PERRYSBURG TOWNSHIP, Ohio — He called himself Rick Nye, at least on Facebook Marketplace. His friendly profile picture featured a little girl giving him a hug. His page was filled with great deals — deeply discounted power tools still in the box.
Nye’s social media presence was unremarkable for a man from this suburb just south of Toledo. He looked like just another guy who had extra equipment to offload.
Someone wanted the Husqvarna chainsaw he had advertised for $250, nearly half off the sticker price at the nearby Lowe’s. Nye agreed to meet his customer at a parking lot near the Baymont Inn. The buyer got a new chainsaw, and Nye drove off in his Ford F-150 with a fresh wad of bills.
The next day Nye, 44, was behind bars; he was eventually charged with helping to lead an organized crime ring that spanned Michigan and Ohio. He is now in state prison serving a five-year sentence for his role in what police say is a growing illegal industry: massive, organized retail theft, in which internet-savvy criminals shoplift pricey items from the shelves of big-box retailers. They sell the loot on Facebook Marketplace and similar sites.
“It’s big money,” said Detective Sgt. Todd Curtis of the Perrysburg Township Police Department. Curtis was posing as a landscaper the day he bought the stolen chainsaw. “We’re not going to put up with it. We’re not going to tolerate it.”
Curtis is one of a trio of investigators in the 23-officer department who began busting organized shoplifting rings long before a wave of cities began acknowledging the problem in recent weeks. California, Illinois and other states are reassessing their yearslong push to scale back property crime enforcement as viral videos circulate featuring “smash-and-grabs” at high-end shops across the country.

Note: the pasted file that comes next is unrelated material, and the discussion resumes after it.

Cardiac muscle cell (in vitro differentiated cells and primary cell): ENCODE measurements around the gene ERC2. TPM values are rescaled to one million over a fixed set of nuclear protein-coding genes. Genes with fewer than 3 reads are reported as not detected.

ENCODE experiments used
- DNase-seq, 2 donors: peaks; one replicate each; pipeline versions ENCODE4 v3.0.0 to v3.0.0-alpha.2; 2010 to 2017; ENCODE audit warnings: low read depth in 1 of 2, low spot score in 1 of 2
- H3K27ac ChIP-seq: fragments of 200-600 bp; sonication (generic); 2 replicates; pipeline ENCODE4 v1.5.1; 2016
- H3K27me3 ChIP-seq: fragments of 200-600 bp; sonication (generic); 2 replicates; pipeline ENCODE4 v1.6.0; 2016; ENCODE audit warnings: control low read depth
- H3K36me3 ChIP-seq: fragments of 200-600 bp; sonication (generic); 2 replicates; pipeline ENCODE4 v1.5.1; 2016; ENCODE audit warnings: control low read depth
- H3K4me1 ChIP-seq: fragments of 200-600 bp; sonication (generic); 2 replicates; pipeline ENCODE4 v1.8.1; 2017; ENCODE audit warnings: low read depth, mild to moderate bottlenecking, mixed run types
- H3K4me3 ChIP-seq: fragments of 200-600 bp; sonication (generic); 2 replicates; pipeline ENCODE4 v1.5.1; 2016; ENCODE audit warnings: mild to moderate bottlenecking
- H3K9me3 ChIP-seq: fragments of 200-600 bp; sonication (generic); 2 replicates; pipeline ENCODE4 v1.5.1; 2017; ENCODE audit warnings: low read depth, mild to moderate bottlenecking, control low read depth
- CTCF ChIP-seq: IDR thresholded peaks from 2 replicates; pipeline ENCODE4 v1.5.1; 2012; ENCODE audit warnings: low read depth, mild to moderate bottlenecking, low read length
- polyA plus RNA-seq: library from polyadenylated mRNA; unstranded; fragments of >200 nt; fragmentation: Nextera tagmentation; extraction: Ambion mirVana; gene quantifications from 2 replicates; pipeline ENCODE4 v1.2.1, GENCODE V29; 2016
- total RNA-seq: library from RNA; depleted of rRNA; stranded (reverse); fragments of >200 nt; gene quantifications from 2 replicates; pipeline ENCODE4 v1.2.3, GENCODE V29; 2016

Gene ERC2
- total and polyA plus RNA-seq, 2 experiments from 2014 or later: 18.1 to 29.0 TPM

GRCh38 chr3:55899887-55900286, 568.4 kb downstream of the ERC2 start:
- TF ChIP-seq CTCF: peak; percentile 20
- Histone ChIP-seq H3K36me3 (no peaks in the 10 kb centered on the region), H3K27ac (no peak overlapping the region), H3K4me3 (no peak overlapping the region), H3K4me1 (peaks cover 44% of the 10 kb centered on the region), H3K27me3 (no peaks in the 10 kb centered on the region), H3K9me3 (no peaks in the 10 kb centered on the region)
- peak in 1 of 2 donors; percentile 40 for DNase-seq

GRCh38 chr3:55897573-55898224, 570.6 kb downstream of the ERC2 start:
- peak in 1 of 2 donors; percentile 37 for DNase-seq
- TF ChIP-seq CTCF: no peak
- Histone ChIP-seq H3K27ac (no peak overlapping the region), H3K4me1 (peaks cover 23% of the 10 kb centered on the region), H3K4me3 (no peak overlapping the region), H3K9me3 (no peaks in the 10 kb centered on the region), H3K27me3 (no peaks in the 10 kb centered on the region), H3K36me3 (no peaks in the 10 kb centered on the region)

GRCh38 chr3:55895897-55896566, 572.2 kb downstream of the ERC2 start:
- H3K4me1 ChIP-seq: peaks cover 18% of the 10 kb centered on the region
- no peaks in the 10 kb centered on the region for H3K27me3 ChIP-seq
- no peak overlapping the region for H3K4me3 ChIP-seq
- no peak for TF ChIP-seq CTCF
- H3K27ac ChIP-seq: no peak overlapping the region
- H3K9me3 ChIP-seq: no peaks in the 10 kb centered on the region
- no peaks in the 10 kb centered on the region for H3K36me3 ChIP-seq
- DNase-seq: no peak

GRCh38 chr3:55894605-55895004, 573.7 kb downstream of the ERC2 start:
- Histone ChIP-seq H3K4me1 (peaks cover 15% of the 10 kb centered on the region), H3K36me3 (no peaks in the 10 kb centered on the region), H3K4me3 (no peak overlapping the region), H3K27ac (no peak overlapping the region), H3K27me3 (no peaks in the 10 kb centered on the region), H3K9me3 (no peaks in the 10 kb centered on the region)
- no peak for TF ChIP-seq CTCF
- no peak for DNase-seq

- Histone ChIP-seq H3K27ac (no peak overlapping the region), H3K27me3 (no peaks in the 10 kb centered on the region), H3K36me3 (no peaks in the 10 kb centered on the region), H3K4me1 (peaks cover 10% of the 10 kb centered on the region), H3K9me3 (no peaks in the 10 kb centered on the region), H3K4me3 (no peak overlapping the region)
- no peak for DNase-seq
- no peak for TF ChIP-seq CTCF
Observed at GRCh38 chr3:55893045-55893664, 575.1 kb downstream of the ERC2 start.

What’s being overlooked, law enforcement officials and big tech watchdogs say, is the role online resale sites play in the surge.
Before the world was wired, people who resold items, stolen or not, usually had to use their names or show their faces. They bought classified ads in newspapers or went to pawn shops.
The internet changed everything. For the past two decades, law enforcement has struggled to keep up as one platform succeeded another as the preferred marketplace for stolen goods. Craigslist has continued to let users sell things anonymously, but it fell out of favor with the public as competing sites began to crop up, said Peter Zollman, the founding principal of the AIM Group, which tracks classified advertising. EBay also garnered criticism for hosting illegal activity, but officers now praise the company for accommodating them when needed.